Research laboratories go paperless
When Professor Stefan Barth – Department of Science and Technology/ National Research Foundation South African Research Chair in Cancer Biotechnology – moved his laboratory to UCT from Germany two years ago, he envisioned a place where the knowledge shared between himself and his laboratory members would be contained in a secure, persistent digital repository.
Microsoft’s OneNote application offers researchers a tool for keeping digital documents.
He also required a solution for an electronic witnessing system to verify and record – in an unalterable way – the laboratory’s activities related to intellectual property, as well as a way to allow laboratory members to share access to the costly software programs they use for interpreting data.
UCT eResearch was able to support Barth and help make his vision a reality.
A repertoire of methods
Barth’s research centres around the development of recombinant proteins – proteins made from a combination of genetic code from different organisms – that can be used in the diagnosis and treatment of disease. The techniques, protocols and novel products created in his laboratory are potentially patentable; patenting procedures benefit from evidence in the form of meticulous record-keeping and verification of the activities taking place in the lab.
“The documentation of all the experiments related to this repertoire of methods becomes very, very important,” explains Barth. “It is important not only for following up at a later date on what’s been done, but for controlling the quality of the work and the details of certain experiments.”
Traditionally, scientists, engineers and technicians have used paper-based lab notebooks to keep track of the research, experiments and procedures they perform. These documents – contributed to on a daily basis – may serve as legal evidence in court, or during patent prosecution and intellectual property litigation.
But it’s easy to imagine how such a paper-based system could be limiting. “It’s a matter of keeping track of the many lab notebooks written by each student, and storing them safely,” says Barth. “But once you have a number of students working on different types of projects, finding the data for a certain experiment in this paperwork becomes a challenge.”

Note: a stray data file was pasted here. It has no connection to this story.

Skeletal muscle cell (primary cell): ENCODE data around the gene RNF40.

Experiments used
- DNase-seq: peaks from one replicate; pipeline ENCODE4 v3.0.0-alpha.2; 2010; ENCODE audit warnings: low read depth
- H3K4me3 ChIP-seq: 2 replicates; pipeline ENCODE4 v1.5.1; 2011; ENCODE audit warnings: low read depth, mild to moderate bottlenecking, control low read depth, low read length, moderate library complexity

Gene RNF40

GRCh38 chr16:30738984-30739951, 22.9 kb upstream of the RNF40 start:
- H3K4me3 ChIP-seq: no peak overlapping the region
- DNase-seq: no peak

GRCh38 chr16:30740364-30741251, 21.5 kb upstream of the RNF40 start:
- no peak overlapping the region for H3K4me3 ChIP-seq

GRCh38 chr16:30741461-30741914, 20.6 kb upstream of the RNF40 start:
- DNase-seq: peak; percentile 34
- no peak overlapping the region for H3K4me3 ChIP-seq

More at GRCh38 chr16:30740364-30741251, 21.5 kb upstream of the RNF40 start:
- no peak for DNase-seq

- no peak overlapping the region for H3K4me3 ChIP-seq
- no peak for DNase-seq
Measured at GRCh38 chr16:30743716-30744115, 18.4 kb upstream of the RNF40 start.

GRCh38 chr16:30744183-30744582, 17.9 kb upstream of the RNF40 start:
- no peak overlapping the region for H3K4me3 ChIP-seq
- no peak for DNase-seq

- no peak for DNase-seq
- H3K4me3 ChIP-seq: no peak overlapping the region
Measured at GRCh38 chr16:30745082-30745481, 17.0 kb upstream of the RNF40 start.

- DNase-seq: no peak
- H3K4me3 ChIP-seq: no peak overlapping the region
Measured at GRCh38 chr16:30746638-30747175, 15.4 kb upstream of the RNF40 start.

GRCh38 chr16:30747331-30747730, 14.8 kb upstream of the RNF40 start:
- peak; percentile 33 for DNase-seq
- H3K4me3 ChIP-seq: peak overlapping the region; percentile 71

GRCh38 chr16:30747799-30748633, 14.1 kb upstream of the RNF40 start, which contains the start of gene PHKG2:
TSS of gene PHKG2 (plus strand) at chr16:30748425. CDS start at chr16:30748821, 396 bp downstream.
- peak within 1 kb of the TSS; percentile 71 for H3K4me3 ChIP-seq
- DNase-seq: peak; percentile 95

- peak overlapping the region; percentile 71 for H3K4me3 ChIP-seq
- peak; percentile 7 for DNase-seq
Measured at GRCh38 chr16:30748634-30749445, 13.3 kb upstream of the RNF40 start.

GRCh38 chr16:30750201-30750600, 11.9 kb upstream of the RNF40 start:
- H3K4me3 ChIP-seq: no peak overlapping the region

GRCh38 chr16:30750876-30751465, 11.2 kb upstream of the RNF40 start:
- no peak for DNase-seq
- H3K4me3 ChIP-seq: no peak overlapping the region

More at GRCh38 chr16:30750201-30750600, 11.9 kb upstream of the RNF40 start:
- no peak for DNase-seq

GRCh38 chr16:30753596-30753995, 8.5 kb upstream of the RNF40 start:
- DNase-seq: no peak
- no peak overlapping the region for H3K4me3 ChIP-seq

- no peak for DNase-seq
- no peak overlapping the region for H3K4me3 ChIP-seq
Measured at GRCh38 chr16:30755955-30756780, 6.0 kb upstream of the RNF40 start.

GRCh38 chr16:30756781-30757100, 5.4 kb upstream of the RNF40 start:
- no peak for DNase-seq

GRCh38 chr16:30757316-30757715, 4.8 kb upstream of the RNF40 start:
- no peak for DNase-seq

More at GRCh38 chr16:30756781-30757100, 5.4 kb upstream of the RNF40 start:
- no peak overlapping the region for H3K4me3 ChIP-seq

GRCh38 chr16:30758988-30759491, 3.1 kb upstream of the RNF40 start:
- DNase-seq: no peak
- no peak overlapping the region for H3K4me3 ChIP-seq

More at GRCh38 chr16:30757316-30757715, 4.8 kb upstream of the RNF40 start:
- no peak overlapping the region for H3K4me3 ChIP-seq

These obstacles presented Barth with an opportunity for a solution beyond the capabilities of the current system. Barth’s goal was to take the record-keeping function of lab notebooks, make it digital, and integrate it with systems for storing and backing up the notebook data, and for indexing and searching, collaborating and witnessing; as well as for data storage, interpretation and visualisation – thus providing so much more than paper notebooks do.
At the time that Barth was grappling with these ideas, he started discussions with the team at UCT eResearch. He wanted to know: which was UCT’s preferred option for electronic lab notebooks? “And we went into a panic,” explains Ashley Rustin, a senior technical specialist at UCT eResearch, “because UCT was still using paper-based lab books.”
Software and servers
In response to the request, eResearch conducted a survey to assess the software packages currently in use for e-lab notebooks. They found that researchers’ preferred option was OneNote, a Microsoft application already freely available to the UCT community under the Microsoft suite site licence.
OneNote is versatile: it allows researchers to take notes, both handwritten and typed. They can do drawings, capture imagery, record audio and attach raw data files. It also has powerful collaborative tools.
As it stands, the Barth laboratory has access to a server based at UCT’s Information and Communication Technology Services (ICTS) that runs OneNote, as well as other specialised licensed software. They have sufficient storage space that the complete work and documentation for each student can be kept there. They have also set up templates in OneNote for their e-lab notebooks, which are shared via the server.
They are still setting up a method for witnessing and for archiving permanent files, in the form of PDFs, in a separate storage space. “This hasn’t been solved at this stage, but it’s just a matter of time,” Barth says.
Realising the concept of a paperless lab may seem a long way off, but the technology is available now, and UCT eResearch is helping to pave the way for researchers who are going digital.